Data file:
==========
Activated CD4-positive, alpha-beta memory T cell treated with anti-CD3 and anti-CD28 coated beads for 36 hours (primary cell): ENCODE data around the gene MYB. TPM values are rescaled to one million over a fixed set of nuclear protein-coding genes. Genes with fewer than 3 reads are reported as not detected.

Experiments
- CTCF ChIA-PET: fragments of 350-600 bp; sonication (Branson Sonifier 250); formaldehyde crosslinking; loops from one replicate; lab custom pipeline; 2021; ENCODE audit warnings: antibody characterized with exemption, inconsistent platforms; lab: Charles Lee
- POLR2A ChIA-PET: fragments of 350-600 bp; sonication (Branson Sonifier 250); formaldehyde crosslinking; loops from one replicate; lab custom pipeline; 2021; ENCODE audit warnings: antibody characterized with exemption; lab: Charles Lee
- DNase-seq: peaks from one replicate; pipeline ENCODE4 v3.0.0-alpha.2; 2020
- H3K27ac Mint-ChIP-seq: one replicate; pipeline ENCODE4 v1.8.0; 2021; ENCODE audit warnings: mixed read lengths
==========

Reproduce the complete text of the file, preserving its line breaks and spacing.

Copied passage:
Activated CD4-positive, alpha-beta memory T cell treated with anti-CD3 and anti-CD28 coated beads for 36 hours (primary cell): ENCODE data around the gene MYB. TPM values are rescaled to one million over a fixed set of nuclear protein-coding genes. Genes with fewer than 3 reads are reported as not detected.

Experiments
- CTCF ChIA-PET: fragments of 350-600 bp; sonication (Branson Sonifier 250); formaldehyde crosslinking; loops from one replicate; lab custom pipeline; 2021; ENCODE audit warnings: antibody characterized with exemption, inconsistent platforms; lab: Charles Lee
- POLR2A ChIA-PET: fragments of 350-600 bp; sonication (Branson Sonifier 250); formaldehyde crosslinking; loops from one replicate; lab custom pipeline; 2021; ENCODE audit warnings: antibody characterized with exemption; lab: Charles Lee
- DNase-seq: peaks from one replicate; pipeline ENCODE4 v3.0.0-alpha.2; 2020
- H3K27ac Mint-ChIP-seq: one replicate; pipeline ENCODE4 v1.8.0; 2021; ENCODE audit warnings: mixed read lengths